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French appeals court halts the renovation of the iconic Paris department store La Samaritaine
A French court of appeal recently blocked the restoration of the former Paris department store La Samaritaine on the grounds that its Rue de Rivoli façade does not match its historic setting. We reported on the renovations here.
The legendary Art Nouveau and Art Deco building is known affectionately as “La Sama” by Parisians and occupies a prime 70,000 m2 site in the 1st arrondissement (district), facing the Seine.
La Samaritaine had its heyday in the 1930s but later declined and was bought by luxury brands group LVMH in 2001. LVMH was forced to close the building in 2005 for safety reasons.
The renovation work has been dogged by controversy from the start. At issue is the design by Japanese architects Sanaa for a giant undulating glass façade on the Rue de Rivoli. Local heritage preservation groups protested, saying that it clashed with the style of the street, which is noted for its classic 18th and 19th century buildings.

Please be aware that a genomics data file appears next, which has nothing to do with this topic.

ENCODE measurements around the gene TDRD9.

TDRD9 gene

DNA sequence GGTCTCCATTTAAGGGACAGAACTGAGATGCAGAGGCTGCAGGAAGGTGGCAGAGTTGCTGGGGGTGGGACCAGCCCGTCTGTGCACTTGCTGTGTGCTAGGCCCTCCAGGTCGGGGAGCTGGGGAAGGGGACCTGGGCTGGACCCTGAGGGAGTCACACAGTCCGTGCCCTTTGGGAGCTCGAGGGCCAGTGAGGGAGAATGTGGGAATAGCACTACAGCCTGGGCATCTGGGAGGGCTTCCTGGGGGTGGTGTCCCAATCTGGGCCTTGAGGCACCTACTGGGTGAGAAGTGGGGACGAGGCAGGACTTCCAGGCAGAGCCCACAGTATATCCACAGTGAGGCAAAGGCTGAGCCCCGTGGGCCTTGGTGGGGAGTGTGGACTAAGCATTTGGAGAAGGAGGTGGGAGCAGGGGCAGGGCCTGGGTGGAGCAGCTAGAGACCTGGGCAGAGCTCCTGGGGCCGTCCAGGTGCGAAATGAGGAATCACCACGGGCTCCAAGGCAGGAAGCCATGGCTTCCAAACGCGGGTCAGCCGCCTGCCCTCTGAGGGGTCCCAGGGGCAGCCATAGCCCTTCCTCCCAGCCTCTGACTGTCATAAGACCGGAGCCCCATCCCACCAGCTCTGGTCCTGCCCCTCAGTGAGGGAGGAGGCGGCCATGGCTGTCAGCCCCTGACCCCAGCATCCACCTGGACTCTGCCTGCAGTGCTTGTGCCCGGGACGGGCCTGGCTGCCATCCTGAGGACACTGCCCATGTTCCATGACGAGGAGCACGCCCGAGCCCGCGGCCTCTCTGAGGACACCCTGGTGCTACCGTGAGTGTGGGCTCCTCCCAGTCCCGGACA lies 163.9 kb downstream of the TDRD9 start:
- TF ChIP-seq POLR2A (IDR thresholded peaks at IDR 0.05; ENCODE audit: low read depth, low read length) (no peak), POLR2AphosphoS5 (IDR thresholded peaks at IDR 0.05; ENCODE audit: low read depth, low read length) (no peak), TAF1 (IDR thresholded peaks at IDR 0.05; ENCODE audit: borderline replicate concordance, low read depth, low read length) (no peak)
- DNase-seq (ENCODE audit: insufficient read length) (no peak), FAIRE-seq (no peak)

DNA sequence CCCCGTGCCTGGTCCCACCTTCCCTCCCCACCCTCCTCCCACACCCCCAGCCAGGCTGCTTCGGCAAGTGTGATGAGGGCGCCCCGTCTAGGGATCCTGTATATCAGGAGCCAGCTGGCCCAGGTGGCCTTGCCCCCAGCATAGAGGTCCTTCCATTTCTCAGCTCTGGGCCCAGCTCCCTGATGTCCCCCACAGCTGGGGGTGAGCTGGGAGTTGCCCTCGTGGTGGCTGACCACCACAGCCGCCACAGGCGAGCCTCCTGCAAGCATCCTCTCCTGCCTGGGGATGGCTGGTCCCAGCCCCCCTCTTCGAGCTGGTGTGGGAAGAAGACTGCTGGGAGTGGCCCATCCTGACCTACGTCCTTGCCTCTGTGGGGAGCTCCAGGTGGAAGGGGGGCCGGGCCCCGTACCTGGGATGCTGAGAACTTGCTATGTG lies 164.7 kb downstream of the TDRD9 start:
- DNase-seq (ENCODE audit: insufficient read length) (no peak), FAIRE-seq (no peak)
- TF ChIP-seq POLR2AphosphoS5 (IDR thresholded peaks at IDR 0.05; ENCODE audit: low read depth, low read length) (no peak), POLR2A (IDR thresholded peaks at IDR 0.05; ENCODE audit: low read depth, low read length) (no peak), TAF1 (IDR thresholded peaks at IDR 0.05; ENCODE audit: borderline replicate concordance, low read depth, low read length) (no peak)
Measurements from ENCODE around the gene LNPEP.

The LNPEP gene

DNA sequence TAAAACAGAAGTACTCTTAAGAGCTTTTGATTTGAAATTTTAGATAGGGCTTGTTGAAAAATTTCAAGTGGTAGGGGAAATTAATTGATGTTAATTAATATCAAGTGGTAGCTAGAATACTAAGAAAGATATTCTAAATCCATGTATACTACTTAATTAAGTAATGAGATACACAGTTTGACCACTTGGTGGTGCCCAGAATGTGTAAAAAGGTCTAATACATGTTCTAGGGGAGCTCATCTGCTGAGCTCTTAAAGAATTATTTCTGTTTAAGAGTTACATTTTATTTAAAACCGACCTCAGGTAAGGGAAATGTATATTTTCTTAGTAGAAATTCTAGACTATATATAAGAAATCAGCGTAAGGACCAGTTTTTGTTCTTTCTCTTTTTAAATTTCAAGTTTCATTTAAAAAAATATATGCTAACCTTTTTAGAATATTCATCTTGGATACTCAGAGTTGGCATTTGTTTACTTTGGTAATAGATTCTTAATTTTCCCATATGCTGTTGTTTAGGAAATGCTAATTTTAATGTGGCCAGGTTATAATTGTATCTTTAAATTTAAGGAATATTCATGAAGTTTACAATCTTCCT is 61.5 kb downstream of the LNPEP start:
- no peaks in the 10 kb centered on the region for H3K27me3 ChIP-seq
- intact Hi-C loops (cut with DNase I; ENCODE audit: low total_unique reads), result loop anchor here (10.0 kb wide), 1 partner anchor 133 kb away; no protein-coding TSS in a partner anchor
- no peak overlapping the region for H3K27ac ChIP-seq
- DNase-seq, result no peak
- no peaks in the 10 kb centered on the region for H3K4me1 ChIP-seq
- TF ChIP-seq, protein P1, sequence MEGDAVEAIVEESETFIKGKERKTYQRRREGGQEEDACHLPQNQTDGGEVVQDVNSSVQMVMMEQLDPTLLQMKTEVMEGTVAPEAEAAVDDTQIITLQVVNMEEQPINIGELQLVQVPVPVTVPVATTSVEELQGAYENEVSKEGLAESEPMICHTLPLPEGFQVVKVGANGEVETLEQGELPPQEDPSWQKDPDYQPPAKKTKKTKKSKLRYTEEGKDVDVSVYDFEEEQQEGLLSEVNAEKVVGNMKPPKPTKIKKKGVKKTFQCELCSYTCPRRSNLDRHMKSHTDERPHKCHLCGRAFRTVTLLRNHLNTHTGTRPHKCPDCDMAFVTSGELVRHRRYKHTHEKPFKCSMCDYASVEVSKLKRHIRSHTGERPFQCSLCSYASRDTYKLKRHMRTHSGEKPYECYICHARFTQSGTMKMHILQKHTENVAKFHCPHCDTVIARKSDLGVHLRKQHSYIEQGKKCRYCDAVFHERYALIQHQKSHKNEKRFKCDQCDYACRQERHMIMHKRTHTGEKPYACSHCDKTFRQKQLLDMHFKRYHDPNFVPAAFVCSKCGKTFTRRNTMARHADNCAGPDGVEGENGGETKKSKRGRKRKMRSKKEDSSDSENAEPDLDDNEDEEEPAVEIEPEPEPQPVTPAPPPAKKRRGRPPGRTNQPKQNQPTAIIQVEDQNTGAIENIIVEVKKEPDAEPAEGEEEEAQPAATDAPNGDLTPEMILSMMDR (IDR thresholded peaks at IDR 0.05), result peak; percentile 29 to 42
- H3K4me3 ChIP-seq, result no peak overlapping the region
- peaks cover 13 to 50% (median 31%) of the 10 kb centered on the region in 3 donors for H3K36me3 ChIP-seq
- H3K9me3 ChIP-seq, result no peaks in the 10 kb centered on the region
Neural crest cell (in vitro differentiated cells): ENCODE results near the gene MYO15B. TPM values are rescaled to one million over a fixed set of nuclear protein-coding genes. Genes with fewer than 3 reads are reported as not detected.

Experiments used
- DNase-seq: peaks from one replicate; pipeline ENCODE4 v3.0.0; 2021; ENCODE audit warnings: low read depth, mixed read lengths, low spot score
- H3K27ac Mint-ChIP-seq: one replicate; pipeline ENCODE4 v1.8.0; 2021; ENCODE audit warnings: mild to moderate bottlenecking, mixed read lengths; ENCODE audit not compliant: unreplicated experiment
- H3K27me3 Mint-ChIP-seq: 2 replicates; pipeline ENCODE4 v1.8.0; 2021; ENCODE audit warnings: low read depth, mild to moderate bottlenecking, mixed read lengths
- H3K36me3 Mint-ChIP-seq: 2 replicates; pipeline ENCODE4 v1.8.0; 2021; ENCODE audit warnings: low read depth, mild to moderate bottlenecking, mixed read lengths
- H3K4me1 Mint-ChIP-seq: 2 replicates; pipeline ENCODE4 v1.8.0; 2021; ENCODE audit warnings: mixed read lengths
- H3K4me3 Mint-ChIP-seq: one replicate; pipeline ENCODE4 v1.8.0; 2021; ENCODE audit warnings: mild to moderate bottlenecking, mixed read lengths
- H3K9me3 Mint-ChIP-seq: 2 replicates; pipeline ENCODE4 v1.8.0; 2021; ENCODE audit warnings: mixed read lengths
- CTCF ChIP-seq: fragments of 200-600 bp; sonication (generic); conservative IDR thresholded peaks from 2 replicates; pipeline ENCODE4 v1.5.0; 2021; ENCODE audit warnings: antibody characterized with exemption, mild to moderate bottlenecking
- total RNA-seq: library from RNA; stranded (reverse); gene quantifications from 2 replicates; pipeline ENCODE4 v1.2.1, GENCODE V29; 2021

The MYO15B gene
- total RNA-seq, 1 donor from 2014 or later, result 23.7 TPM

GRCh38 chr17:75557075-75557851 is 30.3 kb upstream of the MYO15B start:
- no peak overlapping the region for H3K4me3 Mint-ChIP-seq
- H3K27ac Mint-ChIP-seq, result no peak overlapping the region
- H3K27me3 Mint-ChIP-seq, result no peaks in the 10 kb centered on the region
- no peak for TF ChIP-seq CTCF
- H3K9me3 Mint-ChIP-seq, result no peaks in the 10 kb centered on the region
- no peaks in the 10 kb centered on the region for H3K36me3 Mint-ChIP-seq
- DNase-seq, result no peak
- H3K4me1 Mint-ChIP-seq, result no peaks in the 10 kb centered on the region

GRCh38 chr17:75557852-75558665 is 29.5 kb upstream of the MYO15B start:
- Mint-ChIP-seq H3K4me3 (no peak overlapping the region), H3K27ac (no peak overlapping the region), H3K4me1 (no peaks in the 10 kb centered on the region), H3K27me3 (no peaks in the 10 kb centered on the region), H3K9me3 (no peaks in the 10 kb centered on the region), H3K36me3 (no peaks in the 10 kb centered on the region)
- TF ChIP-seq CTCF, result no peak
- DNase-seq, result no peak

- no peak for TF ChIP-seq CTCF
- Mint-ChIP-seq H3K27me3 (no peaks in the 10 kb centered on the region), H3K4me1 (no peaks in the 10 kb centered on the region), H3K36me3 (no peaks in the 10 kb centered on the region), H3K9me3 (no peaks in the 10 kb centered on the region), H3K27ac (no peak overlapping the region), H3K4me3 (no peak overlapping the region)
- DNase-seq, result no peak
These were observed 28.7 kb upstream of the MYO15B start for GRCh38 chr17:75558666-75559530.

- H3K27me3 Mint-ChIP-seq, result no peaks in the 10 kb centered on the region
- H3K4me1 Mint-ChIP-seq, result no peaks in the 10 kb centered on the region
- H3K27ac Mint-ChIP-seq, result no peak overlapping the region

The plans had been approved by the City of Paris, the Culture Ministry and Bâtiments de France, which protects historic buildings. But a French court upheld protestors’ complaints and revoked one of the planning permits in May 2014. It then allowed work to resume provisionally in October 2014. The appeals court upheld its judgment in January this year.
LVMH planned to transform the site into a five-star hotel, offices, shops and apartments at a cost of around €450 million. It has said it will appeal to the French Supreme Court.
The original plan was to re-open La Samaritaine in 2013. The legal wrangle is expected to push this back until at least 2016.
Credit Photo – Nathan Stazicker